I design and produce bespoke display items for museums and galleries. As part of this, I frequently work on ideation, testing and prototyping. These processes require you to try things out and then discard them without worrying too much, so production methods and their associated cost are a big deal for me.
I use a variety of techniques. My workshop has tools that haven’t changed in decades but when I need something made ‘exactly’ the right size, I turn to a few options that are fast and affordable such as 3D printing, CNCing and lasering.
Strengths and weaknesses
Each of these has its strengths. 3D printing is additive and allows you to make seemingly impossible things. For large sheet materials (thickness or length), the CNC is invaluable but frequently, I work with small pieces. Then, cutting things out with a laser is quicker and financially preferable.
Lasering is fast, accurate and allows for a good material-choice. It provides good repeatability potential and depending on your chosen material, parts can be strong enough to take a fixing or hold weight.
Different materials for different jobs
For test pieces, things like mdf and plywood are great (see the picture above). They can be used for finished pieces too, but a whole host of more interesting materials awaits you if you want to explore a little.
5mm acrylic is a standard fare and at this thickness (and 3mm) you have an extensive colour palette, so acrylic is always a consideration. Recently, I’ve been experimenting with Forescolor which is a coloured solid core mdf. The whales in the picture at the top pf the blog were cut from Forescolor 5mm. The difference between this and other brands is it comes in 5mm – perfect for laser cutting, and at ~£20 a sheet (2440 x 1220) you can’t really argue.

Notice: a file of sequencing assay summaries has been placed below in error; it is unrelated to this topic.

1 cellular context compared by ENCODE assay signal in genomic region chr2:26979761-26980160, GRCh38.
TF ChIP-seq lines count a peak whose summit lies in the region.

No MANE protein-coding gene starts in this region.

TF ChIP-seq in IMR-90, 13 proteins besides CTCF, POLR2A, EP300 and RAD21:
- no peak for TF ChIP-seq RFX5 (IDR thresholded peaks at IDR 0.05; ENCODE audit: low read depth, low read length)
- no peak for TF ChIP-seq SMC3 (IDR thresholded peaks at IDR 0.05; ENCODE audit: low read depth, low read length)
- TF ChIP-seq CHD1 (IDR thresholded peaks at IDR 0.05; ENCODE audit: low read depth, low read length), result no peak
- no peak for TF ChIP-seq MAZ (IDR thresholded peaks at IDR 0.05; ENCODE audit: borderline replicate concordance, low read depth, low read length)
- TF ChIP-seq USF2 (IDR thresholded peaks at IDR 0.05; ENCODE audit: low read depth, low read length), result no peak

If you haven’t seen this before, check out ID Surfaces.
Are thin materials not restrictive?
No, if you’re creative you can make this an advantage. I routinely layer thin materials to make thicker pieces – and of course, this method allows you to cut hidden recesses, counter-bores and location slots. Or you can be creative with staggering layers to create finger-grip points and this process on the laser with two bits of 6mm may be quicker than recessing a 12mm piece of material on the CNC.
Layering different colours also allows you to make interesting designs without paint or print. The flood education models for SEPA including the road piece shown above was designed with this in mind.
The laser can also cut tight corners – not possible with a rotary cutter. So from cutting jigsaws to box-joints, you don’t need to compromise in terms of profile.
How you actually get your design to the laser varies with projects and clients but at LaserFlair, Jane can work from vector files like DXFs, SVGs and EPSs or rastered files like JPGs and PNGs. If you have to use rastered files you may need more time to get it right but it can usually be done!
Laser cutting and emgraving are fab. It has changed my speed and ability to make things fast. I wouldn’t be without it and look forward to working with LaserFlair on many more interesting projects!